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Bibil Identifier bibil:203787
Publication Type Journal article
Title (English, Long) "Why Do You Refuse to Eat Pork?"
Title (English, ) Jews, Food, and Identity in Roman Palestine
Author Rosenblum, Jordan D.
Journal Jewish Quarterly Review (Volume: 100, Issue: 1)
Year (Publication) 2010
Year (Original (1st Edition)) 2010
Year (Copyright) 2010
Year (Reference) 2010
Year (Second publication) 2010
Language English
Pages 95-110 Pages
Genre Original
Abstract Both Jewish and non-Jewish (particularly Roman) sources from antiquity attest to a culinary 'fact': Jews do not eat pork. The meaning of this foodway, however, depends upon one's perspective. According to some rabbinic sources, because Romans eat pig they are, as such, embodied as pigs. On the other hand, according to some Roman sources, by refusing to eat pig, Jews are never able to ingest Roman-ness and, thus, can never truly become Roman. Beginning in antiquity, the practices of pork consumption and abstention become symbolic, or metonymic, of 'Self' and 'Other' with respect to Jewish and Roman identity. This article explores how these ancient sources construct identity around a specific dietary practice. In particular, it focuses on how the same culinary item is deployed to create both 'Self' and 'Other' with respect to Rome.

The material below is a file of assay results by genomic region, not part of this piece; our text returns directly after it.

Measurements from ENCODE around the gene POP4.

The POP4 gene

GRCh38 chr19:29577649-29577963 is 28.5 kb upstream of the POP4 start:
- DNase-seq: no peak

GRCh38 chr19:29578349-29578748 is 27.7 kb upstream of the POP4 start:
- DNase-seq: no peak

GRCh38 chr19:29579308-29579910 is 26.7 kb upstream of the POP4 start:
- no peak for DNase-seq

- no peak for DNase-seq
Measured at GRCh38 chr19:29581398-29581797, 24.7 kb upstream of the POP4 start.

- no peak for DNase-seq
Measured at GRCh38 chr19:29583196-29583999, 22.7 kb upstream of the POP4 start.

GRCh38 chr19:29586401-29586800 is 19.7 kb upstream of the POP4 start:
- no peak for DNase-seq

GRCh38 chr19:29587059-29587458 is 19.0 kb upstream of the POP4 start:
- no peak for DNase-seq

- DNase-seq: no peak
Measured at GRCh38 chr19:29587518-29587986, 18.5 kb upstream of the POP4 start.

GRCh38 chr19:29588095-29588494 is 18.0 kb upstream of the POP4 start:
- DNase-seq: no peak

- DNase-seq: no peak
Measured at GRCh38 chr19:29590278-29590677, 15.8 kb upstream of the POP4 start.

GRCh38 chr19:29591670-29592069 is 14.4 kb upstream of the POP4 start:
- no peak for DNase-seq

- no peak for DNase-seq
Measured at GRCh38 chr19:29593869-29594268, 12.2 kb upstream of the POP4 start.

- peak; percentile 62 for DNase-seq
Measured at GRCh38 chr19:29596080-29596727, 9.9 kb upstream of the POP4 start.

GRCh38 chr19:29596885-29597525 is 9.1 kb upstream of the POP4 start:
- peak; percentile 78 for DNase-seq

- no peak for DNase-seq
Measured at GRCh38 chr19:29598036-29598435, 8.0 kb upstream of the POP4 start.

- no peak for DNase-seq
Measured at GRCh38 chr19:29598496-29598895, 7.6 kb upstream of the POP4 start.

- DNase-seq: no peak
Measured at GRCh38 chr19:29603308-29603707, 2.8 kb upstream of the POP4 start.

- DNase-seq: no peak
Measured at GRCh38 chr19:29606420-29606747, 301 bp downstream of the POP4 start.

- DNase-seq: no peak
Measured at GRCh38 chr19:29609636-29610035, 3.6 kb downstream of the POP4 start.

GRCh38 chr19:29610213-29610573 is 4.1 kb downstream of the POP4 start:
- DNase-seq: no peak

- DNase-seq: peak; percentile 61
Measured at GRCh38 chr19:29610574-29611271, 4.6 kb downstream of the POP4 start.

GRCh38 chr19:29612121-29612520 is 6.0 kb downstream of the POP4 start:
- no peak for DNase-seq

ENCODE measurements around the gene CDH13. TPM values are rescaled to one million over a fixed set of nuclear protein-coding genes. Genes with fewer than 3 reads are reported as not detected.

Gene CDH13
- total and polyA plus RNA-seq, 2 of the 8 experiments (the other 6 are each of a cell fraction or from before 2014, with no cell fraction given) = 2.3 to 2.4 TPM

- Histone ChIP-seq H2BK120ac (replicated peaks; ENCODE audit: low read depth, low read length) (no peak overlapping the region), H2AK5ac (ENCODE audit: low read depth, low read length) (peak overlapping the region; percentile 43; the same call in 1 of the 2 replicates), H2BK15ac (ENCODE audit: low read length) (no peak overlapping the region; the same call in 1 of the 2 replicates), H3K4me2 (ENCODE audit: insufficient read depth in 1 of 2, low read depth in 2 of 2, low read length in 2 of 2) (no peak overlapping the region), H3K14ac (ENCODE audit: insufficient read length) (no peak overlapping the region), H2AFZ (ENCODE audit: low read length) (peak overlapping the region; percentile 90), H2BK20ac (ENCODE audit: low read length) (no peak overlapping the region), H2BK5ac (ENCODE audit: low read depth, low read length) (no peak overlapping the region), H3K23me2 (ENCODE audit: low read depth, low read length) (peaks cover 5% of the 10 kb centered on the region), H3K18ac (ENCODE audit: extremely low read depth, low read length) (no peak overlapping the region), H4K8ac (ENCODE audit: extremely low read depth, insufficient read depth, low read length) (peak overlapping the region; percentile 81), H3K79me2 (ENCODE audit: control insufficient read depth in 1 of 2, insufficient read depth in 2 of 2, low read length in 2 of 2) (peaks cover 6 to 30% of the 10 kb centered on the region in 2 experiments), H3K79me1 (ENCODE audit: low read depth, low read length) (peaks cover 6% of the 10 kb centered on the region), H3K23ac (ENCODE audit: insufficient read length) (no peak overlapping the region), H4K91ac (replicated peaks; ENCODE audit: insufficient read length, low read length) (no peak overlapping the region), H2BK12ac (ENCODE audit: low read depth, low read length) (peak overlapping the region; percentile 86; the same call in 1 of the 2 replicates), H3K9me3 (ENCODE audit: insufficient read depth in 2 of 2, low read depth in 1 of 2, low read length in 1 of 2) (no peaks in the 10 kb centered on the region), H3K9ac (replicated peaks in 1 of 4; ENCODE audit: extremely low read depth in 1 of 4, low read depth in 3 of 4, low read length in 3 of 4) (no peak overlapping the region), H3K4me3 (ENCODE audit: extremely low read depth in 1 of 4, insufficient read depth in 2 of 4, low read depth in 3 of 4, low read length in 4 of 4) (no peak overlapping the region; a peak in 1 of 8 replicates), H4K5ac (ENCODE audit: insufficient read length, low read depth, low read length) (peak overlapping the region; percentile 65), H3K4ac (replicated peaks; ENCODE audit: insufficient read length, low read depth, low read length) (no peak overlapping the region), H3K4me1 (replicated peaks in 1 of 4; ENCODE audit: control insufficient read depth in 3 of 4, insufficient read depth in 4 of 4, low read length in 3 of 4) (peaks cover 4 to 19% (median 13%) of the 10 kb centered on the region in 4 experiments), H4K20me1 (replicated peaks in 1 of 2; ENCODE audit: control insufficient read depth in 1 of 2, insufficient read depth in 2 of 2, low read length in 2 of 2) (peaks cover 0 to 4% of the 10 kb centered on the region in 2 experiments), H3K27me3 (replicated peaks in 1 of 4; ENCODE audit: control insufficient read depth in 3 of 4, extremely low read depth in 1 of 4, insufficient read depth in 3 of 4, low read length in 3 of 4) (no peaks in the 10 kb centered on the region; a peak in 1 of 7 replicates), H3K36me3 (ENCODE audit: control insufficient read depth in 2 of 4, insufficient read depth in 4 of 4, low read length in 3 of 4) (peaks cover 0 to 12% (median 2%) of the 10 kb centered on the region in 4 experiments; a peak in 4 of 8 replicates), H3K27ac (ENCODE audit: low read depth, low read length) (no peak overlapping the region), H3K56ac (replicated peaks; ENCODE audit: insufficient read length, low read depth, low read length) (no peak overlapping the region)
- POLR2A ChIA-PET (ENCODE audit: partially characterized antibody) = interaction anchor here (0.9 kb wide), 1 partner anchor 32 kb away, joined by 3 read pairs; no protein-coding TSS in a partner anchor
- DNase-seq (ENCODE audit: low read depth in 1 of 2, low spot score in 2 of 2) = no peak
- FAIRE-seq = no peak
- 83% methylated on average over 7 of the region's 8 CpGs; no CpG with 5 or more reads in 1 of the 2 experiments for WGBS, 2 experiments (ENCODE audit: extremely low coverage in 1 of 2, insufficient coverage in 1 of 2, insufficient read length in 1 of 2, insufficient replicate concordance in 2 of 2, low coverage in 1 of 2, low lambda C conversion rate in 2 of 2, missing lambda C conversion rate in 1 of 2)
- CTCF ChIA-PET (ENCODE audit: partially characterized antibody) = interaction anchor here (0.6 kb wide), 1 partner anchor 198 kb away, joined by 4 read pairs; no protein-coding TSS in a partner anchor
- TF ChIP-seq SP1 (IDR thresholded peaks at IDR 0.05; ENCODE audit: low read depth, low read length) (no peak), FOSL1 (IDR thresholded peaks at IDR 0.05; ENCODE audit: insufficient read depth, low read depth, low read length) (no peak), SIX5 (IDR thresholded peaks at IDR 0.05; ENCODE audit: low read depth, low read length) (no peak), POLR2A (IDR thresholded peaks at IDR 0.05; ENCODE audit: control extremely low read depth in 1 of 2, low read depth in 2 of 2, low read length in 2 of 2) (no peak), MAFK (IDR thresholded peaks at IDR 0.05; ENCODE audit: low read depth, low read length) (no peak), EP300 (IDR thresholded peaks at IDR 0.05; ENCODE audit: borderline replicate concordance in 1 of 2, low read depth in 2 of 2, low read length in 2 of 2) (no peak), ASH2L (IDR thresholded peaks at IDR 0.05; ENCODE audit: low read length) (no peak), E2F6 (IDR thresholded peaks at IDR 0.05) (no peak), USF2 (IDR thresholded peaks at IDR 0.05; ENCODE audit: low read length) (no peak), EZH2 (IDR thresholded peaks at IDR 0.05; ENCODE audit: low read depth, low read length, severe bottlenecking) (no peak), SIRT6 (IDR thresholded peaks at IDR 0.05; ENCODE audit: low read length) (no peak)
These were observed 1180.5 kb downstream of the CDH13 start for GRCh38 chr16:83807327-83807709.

DOI 10.1353/jqr.0.0076
Keywords Thesaurus BiBIL : Milieu : Ancient Judaism : Themes : Food Prescriptions
Thesaurus BiBIL : Unbound Keywords : Pig
Last modification 2017-10-27